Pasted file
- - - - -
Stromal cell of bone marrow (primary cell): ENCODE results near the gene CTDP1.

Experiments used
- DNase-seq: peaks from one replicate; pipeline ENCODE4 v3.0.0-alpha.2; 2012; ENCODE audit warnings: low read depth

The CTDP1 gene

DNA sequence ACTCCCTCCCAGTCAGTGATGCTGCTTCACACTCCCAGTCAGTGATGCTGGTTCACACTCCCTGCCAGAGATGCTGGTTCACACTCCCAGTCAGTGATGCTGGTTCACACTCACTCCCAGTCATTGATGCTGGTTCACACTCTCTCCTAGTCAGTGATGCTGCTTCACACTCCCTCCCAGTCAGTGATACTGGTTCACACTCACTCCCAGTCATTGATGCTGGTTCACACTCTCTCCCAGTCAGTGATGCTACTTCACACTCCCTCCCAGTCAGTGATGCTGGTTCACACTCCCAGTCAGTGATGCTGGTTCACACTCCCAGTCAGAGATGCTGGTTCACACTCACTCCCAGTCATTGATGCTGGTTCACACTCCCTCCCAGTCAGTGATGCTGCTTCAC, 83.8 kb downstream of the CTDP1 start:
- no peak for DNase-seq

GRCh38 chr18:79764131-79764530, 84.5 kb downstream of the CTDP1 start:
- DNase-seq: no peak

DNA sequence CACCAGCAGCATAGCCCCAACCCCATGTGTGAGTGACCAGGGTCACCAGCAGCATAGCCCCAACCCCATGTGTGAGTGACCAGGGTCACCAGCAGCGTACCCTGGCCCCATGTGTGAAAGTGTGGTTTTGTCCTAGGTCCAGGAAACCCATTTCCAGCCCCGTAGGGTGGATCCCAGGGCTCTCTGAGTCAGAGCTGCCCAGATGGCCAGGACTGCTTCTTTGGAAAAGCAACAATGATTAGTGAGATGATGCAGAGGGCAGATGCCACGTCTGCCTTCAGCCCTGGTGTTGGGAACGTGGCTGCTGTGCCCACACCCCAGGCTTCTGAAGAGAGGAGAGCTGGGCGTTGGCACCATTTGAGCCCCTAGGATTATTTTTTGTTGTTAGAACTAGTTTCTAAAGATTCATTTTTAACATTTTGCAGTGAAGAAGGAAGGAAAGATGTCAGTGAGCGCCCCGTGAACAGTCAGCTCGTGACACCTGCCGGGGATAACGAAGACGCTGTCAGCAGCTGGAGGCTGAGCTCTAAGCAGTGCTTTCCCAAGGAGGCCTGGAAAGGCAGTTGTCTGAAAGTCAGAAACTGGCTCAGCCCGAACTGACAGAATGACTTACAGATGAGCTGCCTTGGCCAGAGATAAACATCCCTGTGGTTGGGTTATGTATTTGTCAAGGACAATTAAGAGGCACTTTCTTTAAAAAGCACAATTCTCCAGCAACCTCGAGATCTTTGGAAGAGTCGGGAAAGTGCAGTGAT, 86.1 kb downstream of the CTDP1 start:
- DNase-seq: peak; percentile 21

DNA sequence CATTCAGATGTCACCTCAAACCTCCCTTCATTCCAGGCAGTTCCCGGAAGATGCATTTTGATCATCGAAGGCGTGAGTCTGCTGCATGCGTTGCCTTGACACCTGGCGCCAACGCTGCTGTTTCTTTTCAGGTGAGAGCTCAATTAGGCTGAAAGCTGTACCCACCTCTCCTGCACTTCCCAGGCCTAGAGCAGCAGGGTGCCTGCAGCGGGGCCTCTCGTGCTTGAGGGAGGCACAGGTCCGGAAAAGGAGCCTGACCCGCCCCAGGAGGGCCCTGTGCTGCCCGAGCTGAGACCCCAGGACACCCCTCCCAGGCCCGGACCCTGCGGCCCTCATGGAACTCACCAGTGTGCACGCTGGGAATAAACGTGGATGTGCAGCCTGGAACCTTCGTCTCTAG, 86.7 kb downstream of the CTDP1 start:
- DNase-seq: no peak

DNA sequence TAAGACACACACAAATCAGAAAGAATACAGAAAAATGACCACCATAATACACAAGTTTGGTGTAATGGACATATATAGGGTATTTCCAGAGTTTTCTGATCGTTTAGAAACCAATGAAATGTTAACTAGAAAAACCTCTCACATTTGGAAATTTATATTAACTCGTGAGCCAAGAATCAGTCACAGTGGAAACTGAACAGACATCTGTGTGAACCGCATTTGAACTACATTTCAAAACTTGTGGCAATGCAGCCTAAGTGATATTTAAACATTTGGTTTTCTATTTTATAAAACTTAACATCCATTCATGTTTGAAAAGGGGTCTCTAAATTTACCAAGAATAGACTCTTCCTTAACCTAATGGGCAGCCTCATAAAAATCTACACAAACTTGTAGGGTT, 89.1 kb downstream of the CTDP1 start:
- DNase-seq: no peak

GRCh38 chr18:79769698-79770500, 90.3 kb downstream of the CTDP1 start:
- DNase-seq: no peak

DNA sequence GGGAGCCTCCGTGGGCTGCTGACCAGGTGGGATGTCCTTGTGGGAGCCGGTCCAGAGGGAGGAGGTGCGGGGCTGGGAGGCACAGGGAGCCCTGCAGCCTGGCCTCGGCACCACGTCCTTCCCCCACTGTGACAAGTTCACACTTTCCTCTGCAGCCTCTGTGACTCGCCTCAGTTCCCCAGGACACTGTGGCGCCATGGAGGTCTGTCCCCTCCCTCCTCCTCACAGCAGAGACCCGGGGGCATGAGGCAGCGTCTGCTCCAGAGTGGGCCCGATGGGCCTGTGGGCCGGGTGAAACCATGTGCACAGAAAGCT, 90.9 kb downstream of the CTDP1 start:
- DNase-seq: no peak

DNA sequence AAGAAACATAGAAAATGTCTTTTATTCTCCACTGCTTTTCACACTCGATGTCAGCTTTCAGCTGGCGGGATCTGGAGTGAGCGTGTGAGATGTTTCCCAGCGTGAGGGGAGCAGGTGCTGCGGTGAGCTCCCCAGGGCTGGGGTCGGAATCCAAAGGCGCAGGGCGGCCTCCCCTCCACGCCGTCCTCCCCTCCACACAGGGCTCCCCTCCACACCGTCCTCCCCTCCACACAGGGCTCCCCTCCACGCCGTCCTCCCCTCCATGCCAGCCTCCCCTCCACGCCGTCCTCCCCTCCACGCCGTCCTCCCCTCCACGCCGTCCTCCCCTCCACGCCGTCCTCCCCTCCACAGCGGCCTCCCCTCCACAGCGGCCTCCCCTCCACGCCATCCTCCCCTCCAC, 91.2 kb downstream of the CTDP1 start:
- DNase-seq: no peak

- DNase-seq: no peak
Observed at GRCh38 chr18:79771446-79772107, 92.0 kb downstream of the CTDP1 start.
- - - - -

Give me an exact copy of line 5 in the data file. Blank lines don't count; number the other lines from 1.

DNA sequence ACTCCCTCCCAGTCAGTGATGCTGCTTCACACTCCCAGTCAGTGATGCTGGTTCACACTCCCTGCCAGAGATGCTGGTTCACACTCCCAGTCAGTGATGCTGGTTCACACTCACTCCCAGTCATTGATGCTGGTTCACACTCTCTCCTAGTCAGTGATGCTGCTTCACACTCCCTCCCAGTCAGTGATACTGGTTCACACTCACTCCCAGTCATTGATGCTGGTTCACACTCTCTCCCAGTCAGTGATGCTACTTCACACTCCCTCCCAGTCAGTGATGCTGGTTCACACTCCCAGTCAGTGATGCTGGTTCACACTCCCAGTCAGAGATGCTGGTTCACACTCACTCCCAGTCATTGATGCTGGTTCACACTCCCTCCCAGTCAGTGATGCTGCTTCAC, 83.8 kb downstream of the CTDP1 start: